If you have a disability, you have three options for health coverage through the government. 

Cutting Through The Backlog

Wait times differ across the country, but you should expect to wait at least six months. According to the SSA, the shortest wait times for 2021 are in:

  • Akron, OH: 6.5 months
  • Evansville, IL: 6.5 months
  • Elkins Park, PA: 7 months
  • Houston, TX: 7.5 months

In certain parts of the US, wait times can be as high as a year or more. Tacoma, Washington, for example, has a current claim-processing time of 497 days. For many people, waiting more than a year to have their application heard can be devastating. In an interview with WIVB, Ohio resident Kathy Nobilio said she was lucky her bank understood that she had been waiting for more than a year for payments.

is just sitting therenothing has been done, Nobilio told the news source. Im afraid Im going to lose my house. The bank has been very patient.

Some people may think they could receive benefits faster if they apply for Supplemental Security Income , but the Ohio Bar says the laws governing who medically qualify are the same for both programs. According to the Federal Times, the issue may worsen as the number of SSA employees continues to decline.

Given the expectation of leaner future budgets, SSA needs to plan to meet its mission with fewer resources, the Office of the Inspector General said, according to the Fiscal Times.

What Is A Continuing Disability Review

To avoid confusion, let us clarify how the continuing disability review is different from the initial review of your application.


The continuing disability review is a periodic review conducted by the Social Security office to evaluate your condition and ensure that you still qualify for your disability benefits. When its time for your periodic review, you will receive a form in the mail that you would have to fill out and send back. This can either be a short form or a long form disability report.

After you send back the form, it typically takes 1 to 2 months for Social Security to review your case. Most disability benefits recipients are approved for continuing benefits after this process.


Social Security Disability Evaluation Process

While there are some conditions that the Social Security Administration considers so severe that they automatically render an applicant disabled, many conditions require careful screening, including answering these five questions:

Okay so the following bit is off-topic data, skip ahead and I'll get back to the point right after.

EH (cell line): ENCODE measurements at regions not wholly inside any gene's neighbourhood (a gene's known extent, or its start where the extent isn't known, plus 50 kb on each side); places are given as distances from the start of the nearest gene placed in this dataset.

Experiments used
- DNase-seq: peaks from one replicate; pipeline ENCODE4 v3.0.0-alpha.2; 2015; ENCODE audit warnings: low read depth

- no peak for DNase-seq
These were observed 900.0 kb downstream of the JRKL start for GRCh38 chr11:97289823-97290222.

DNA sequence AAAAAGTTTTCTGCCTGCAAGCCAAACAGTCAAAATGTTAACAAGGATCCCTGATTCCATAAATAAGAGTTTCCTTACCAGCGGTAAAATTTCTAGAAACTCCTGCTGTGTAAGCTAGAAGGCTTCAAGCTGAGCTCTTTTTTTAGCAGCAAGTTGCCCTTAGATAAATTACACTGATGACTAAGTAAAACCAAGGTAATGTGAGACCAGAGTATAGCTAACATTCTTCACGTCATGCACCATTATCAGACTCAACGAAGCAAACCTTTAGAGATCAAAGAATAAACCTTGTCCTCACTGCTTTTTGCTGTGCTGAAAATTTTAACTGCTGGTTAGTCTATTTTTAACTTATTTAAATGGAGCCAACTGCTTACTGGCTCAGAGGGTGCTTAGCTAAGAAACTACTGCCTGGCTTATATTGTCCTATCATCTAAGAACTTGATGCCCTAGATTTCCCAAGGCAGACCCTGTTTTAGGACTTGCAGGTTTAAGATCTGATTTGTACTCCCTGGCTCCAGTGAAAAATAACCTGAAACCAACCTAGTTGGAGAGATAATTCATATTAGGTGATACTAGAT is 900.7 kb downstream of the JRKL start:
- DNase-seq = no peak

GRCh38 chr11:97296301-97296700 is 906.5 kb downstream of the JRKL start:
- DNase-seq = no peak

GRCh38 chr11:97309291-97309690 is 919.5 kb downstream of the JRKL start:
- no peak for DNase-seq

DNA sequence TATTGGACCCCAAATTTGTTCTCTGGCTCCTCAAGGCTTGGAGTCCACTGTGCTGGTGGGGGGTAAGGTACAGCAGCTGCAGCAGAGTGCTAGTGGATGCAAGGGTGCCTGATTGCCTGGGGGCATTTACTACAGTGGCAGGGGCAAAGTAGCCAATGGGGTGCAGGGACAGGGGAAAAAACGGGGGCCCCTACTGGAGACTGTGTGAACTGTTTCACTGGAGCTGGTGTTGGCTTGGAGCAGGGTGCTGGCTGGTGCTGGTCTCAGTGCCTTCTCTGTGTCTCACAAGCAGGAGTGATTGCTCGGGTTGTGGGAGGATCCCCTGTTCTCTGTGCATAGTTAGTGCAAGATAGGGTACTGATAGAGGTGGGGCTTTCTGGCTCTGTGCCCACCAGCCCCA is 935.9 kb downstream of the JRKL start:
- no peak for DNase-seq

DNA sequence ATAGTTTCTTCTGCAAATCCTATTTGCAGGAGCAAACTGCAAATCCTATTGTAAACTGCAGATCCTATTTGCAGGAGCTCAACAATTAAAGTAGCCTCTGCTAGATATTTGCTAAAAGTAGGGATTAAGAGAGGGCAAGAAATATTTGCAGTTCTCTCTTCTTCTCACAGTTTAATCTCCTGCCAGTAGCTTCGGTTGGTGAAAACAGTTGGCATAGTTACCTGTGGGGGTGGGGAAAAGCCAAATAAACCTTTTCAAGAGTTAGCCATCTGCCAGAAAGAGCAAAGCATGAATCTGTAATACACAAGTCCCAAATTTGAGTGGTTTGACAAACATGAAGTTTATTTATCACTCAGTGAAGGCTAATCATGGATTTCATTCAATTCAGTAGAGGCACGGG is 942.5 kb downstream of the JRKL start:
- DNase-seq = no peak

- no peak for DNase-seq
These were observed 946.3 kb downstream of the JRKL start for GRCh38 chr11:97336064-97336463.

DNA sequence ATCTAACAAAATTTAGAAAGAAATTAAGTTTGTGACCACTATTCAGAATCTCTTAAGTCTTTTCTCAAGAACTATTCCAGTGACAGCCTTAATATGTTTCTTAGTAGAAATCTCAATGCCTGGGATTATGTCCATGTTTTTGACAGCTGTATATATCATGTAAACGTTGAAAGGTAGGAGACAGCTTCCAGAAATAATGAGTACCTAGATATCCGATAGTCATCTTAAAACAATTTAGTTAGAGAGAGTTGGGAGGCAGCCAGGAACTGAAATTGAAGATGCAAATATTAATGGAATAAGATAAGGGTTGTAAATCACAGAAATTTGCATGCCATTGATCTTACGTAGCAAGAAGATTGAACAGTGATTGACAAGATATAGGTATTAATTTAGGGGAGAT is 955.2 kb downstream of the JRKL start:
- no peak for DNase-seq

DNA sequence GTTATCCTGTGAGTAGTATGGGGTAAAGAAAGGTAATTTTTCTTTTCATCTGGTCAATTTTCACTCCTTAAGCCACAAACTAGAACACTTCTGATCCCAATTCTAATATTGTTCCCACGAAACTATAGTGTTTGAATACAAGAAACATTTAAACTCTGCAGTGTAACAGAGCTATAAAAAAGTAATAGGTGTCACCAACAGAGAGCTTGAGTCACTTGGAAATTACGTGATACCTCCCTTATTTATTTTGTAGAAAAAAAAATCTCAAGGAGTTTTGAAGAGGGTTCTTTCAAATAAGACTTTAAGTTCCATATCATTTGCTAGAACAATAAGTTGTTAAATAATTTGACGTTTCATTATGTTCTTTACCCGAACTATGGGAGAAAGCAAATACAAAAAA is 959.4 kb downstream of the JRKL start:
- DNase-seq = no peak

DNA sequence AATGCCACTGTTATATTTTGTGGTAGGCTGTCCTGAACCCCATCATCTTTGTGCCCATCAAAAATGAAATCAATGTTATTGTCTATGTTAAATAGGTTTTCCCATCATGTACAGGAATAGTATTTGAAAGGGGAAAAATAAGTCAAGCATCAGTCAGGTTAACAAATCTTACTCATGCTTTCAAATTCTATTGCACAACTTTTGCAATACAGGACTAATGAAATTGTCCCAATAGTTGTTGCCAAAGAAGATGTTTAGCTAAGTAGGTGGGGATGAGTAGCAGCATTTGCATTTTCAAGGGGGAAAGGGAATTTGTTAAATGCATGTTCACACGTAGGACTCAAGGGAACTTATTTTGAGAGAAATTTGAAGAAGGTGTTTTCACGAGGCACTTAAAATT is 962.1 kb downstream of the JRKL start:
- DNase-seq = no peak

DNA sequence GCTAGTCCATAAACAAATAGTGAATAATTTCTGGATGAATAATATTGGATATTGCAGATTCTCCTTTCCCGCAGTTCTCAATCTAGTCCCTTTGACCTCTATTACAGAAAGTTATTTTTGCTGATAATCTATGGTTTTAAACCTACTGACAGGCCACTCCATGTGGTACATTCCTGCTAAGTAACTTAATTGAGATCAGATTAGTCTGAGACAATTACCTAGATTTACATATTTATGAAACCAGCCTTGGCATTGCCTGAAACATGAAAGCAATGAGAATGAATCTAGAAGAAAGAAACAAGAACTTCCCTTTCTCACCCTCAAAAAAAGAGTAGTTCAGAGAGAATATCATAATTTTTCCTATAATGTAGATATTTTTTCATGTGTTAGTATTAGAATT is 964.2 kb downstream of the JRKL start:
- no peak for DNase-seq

• Are you currently working? If you are working, you are not blind, and your earnings average more than $1,310 per month in 2021, then you will not be considered disabled. If you are not working, or if your income falls below Substantial Gainful Activity limits, move on to question two.
  • Is your condition severe? If Social Security determines that your condition does not interfere with basic work-related activities, then you will not be considered disabled. If your condition does interfere with basic work-related activities, move on to question three.
  • Is your condition found in the list of disabling conditions? Social Security maintains a list of disabling medical conditions that automatically qualify you as disabled. If your condition is not one of these, then Social Security will determine if it is severe enough to qualify. If so, you will be considered disabled, and your application will be approved. If not, move on to question four.
  • Can you do the work you did previously? If your condition does not interfere with your ability to do the work that you used to do, then you will not be considered disabled. If it does, move on to question five.
  • In addition, qualifying conditions must be expected to last at least one year or result in death.

    Other Things You Need To Know

    There are limits on how much survivors may earn while they receive benefits.

    Benefits for a widow, widower, or surviving divorced spouse may be affected by several additional factors:

    • If you remarry before you reach age 60 , you cannot receive benefits as a surviving spouse while you are married.
    • If you remarry after you reach age 60 , you will continue to qualify for benefits on your deceased spouse’s Social Security record.
    • However, if your current spouse is a Social Security beneficiary, you may want to apply for spouse’s benefits on their record. If that amount is more than your widow’s or widower’s benefit, you will receive a combination of benefits that equals the higher amount.

    • If you receive benefits as a widow, widower, or surviving divorced spouse, you can switch to your own retirement benefit as early as age 62. This assumes you are eligible for retirement benefits and your retirement rate is higher than your rate as a widow, widower, or surviving divorced spouse.